Anna Katharina Emmerick
Anna Katharina Emmerick (* around September 8, 1774 in Coesfeld ; † February 9, 1824 in Dülmen , Westphalia ) was an Augustinian choirwoman and mystic . In 2004 she was beatified by Pope John Paul II . Her feast day is February 9th.
Anna Katharina Emmerick (also: Emmerich ) was born in the Coesfeld Flamschen peasantry as a child of poor cootters . She came from the extensive Jewish family Gomperz-Emmerich , but her ancestors had converted from Judaism to Catholicism. Her birthday is September 8th, 1774, but this is the day of the entry in the baptismal register of St. Jakobi (Coesfeld) , whereby September 30th 1774 is even mentioned in a baptism certificate because of a transmission error. The actual birthday, however, is unknown, but should be close to that day.
As a child she had a close relationship with the Church and had a good knowledge of the Bible. She went to communion and prayer several times a week, and even then she mentioned visions and revelations. She only attended school for four months. At the age of 13 she hired herself as a maid. First, she completed an apprenticeship as a seamstress and worked in the Coesfeld area. When an advantageous marriage presented itself, she revealed to her appalled parents that she intended to go to the monastery. After her parents had agreed, albeit reluctantly, she entered the Agnetenberg monastery in Dülmen as the sister of the common life and was dressed as a novice on November 13, 1802 . After the community had accepted the stricter Augustinian rule, Anna Katharina made her solemn profession as Augustinian choirwoman of the Congregation of Windesheim on November 13, 1803 in the hands of the provost of the Augustinian canons of Windesheim in Frenswegen .
During her time at the monastery , she became ill and in great pain frequently. When the monastery was closed in the course of secularization in December 1811, Anna Katharina ran the household of the priest Lambert, who had emigrated from France . However, she soon became so sick that she could no longer leave the house. The wounds of Jesus Christ appeared on her body . For the next twelve years she had mystical visions in which she suffered the Passion of Christ every Friday . During this time she experienced events from the biblical history of creation and salvation in her visions.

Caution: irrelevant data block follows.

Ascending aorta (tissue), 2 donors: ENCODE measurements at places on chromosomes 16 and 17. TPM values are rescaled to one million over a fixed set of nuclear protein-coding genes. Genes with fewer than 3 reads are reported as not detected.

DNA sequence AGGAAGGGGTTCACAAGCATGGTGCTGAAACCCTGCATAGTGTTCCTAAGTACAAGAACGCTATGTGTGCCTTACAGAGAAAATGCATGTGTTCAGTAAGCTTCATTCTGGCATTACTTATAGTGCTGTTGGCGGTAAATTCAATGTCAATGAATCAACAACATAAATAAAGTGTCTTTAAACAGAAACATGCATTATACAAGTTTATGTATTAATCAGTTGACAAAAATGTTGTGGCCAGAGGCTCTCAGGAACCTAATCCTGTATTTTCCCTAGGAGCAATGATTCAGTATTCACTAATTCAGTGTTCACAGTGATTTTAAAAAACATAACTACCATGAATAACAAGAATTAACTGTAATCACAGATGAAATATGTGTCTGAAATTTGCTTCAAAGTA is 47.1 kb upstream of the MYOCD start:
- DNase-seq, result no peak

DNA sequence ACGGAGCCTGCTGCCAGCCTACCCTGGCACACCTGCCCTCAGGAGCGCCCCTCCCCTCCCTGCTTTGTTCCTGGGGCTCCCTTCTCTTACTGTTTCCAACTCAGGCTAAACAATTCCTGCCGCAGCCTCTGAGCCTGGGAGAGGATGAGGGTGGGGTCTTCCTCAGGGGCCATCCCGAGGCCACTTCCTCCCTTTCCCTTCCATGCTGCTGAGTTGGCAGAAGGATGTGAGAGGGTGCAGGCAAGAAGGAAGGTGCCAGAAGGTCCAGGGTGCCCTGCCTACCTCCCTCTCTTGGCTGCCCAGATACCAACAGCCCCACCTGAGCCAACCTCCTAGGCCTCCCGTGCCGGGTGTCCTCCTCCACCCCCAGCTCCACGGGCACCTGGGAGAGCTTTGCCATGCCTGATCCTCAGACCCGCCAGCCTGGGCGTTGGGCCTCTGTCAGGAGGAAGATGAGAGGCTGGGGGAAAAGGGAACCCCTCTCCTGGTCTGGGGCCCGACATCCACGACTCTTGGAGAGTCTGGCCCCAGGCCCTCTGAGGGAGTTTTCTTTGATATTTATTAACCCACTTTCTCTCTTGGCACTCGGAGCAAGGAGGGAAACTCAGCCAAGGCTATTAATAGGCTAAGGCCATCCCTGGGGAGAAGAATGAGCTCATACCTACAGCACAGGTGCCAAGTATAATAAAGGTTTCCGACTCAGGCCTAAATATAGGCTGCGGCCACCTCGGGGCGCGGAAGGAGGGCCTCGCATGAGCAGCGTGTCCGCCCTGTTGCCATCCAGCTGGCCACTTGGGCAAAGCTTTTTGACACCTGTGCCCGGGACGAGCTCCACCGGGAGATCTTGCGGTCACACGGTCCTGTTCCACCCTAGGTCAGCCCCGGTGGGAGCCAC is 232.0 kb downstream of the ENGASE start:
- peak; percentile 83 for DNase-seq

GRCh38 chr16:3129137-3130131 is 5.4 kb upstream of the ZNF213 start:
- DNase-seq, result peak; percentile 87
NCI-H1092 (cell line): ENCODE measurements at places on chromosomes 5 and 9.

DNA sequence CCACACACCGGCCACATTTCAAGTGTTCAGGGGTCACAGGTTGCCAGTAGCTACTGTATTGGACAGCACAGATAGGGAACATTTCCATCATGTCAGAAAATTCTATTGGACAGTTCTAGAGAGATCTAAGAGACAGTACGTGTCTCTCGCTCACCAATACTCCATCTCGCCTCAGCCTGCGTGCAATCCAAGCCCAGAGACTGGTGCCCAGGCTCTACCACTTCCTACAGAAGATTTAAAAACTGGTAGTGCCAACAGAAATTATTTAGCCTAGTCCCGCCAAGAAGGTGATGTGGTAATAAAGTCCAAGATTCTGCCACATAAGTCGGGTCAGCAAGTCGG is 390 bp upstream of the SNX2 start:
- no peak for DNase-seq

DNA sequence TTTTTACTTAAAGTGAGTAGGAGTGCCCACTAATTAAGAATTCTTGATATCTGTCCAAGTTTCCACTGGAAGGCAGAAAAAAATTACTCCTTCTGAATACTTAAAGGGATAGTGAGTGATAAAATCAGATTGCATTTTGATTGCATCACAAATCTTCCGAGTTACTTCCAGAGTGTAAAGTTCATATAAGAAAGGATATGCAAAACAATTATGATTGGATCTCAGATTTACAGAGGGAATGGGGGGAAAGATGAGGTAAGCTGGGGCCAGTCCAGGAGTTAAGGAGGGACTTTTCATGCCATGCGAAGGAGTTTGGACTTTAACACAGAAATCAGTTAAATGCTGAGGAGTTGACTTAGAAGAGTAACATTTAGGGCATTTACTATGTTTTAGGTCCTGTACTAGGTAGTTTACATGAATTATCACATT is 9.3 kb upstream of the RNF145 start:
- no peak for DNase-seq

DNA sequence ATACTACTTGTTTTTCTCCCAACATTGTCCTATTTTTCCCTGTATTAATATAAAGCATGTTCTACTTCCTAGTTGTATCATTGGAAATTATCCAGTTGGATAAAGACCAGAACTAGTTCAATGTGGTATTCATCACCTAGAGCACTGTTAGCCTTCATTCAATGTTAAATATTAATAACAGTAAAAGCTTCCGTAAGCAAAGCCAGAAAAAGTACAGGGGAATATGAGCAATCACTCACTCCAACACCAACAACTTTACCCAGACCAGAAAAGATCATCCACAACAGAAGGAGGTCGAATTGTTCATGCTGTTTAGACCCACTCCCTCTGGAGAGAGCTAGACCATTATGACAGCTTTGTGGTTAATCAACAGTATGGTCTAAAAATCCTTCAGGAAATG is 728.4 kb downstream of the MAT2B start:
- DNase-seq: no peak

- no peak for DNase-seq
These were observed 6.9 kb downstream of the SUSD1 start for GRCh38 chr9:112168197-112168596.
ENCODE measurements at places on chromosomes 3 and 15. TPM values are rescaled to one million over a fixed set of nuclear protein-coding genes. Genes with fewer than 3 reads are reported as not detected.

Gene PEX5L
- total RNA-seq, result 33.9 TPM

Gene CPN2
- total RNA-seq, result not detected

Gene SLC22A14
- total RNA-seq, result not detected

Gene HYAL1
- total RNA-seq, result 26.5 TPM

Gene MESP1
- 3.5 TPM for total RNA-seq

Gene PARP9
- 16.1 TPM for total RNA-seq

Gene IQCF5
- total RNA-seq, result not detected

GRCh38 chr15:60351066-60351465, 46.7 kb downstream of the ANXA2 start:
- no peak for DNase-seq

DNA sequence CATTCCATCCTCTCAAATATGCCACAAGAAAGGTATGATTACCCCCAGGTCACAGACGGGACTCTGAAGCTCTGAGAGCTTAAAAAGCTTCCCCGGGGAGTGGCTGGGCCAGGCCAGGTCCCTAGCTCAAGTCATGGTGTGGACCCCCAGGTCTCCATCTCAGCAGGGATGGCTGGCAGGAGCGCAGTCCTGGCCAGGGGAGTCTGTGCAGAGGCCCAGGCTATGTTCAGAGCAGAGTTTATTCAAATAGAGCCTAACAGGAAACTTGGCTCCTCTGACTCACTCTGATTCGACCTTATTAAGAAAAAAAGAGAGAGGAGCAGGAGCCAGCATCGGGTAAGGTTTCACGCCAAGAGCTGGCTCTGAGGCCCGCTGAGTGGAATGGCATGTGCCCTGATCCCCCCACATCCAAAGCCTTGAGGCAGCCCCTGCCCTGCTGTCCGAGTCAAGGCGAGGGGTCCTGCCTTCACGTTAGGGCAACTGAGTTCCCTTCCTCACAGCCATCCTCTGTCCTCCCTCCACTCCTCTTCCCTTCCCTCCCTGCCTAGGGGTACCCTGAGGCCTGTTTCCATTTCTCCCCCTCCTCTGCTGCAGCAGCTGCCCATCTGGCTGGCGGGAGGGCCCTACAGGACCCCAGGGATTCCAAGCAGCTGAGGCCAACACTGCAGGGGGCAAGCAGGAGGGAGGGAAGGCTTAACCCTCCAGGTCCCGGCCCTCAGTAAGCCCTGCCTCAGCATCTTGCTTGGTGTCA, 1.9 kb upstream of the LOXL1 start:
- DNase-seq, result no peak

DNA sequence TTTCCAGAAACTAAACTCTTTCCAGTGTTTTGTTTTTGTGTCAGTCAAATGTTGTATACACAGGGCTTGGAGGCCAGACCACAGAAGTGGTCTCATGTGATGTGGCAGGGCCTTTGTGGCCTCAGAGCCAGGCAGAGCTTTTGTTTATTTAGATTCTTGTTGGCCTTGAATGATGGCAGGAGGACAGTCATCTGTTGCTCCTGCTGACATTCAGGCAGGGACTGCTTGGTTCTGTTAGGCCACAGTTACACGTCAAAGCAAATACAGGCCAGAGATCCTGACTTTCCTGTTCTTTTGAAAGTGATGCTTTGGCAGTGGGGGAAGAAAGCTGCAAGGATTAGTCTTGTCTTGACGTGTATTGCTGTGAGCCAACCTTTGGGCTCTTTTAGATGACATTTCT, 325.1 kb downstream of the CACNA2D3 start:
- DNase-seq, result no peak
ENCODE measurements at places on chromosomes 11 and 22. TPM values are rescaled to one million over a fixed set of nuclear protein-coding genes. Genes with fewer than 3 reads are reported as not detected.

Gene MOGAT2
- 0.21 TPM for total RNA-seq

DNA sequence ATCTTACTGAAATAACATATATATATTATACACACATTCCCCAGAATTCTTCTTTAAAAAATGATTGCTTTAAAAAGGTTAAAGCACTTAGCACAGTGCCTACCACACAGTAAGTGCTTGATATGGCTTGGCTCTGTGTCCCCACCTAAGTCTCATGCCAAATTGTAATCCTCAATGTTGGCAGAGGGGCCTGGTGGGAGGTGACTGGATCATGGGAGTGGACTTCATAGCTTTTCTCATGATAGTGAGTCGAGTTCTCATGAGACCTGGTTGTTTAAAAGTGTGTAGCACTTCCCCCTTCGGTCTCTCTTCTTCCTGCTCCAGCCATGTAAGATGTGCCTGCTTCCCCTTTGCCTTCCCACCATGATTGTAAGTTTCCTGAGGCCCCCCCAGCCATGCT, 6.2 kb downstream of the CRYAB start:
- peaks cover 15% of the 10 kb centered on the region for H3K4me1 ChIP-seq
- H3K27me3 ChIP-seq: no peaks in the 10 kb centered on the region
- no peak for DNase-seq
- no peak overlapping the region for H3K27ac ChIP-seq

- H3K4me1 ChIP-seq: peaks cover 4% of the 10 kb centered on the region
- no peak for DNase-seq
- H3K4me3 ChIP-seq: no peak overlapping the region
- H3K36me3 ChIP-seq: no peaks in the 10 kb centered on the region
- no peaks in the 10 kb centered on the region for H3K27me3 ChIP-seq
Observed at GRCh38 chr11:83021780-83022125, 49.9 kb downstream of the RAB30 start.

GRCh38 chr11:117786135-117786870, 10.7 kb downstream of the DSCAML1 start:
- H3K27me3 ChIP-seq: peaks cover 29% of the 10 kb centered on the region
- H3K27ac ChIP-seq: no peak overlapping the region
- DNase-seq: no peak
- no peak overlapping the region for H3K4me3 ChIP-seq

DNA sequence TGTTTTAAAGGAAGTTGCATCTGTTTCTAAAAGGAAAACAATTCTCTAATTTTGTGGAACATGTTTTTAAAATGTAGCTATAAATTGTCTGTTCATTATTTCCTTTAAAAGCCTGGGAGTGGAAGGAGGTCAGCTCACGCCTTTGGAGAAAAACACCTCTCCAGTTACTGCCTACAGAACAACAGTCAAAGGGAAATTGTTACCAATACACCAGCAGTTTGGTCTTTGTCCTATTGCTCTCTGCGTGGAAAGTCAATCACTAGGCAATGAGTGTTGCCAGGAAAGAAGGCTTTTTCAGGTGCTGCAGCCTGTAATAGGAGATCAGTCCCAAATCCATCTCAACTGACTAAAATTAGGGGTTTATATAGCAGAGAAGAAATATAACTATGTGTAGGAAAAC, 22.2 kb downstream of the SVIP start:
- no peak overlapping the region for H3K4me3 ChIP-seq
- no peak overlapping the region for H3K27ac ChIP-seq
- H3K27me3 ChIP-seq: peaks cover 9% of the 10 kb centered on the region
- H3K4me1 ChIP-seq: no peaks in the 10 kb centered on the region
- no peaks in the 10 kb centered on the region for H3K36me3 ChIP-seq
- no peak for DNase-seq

The state investigation into the Emmerick case
The alleged visions of the nun caught the attention of the faithful, but also of government and church bodies. The Prussian state initiated investigations that attempted to expose Anna Katharina Emmerick as a fraudster. However, no evidence of fraud could be provided. However, the homeopath Clemens Maria Franz von Bönninghausen , who was entrusted with the state investigation of the Emmerick case, came to the conclusion that the nun's stigmata had been brought about by mechanical means and not of supernatural origin. In addition, these phenomena never occurred during the investigation periods.
"After the reasons given here, I am of the subjective conviction, whose objective justification can no longer be strictly proven because of the completely disappeared bleeding and crusts on the parts of the male, that the maid ACE
- completely capable of using their reason, their memory, and their other soul powers;
- weak, but not actually sick, and finally
- that the previously there, allegedly periodically bleeding wounds on the hands, feet, on the chest and around the head are neither to be regarded as the result of an illness nor as founded outside the sphere of the physical world, but as artificial and brought about with intent, therefore as to that Belonging to the class of disguised diseases, are to be considered. "
The professor of medicine Franz von Druffel , who also belonged to this commission, wrote that the wounds did not originate from a "caustic agent, nor from suction by bloodworms ." ( Fv Druffel 1820 :) Although he also assumed a natural cause, he did not see any Evidence of fraud, as the sick person was not making any direct or indirect profit from her illness.
Professor Bernard Bodde , medical advisor and chemist, reacted much more sharply and attacked the side of the church authorities because of their handling of this case.
The last years of Anna Katharina Emmerick's life
Between 1819 and 1824 the writer Clemens Brentano stayed permanently in Dülmen, visited the sick and very weak nun regularly and asked her questions about her visions. The results of these interviews, which were guided by Brentano's interest in the most coherent possible presentation of biblical history, he wrote down in extensive notes, which he later worked out into books.
Anna Katharina Emmerick died in 1824 and was buried in the new cemetery just outside the city of Dülmen. Her estate was viewed and sorted by the religious poet Luise Hensel . After the beatification process was resumed, in 1975 her bones were reburied in the crypt of the Holy Cross Church, which was built next to the cemetery in 1938 . In 2010 a mummified woman's hand was found by chance in the Church of St. Pankratius in Buldern while preparing for a ceremony with a relic of St. Pankratius . Church circles suspect that it came from Emmerick. Luise Hensel could have taken this hand during the first exhumation of the corpse, which she describes in her diary. The authenticity of this possible relic has not yet been confirmed.
Clemens Brentano's Emmerick writings
In his extensive notes, Brentano mixed Anna Katharina Emmerick's statements with his own additions and elaborations, which is why it is impossible to conclusively assess the accuracy of the notes with regard to the documentary reproduction of Emmerick's visions. As a result, he wrote the four works The bitter suffering of our Lord Jesus Christ , the life of St. Virgin Mary , the life of Jesus and an unfinished biography of Anna Katharina Emmerick.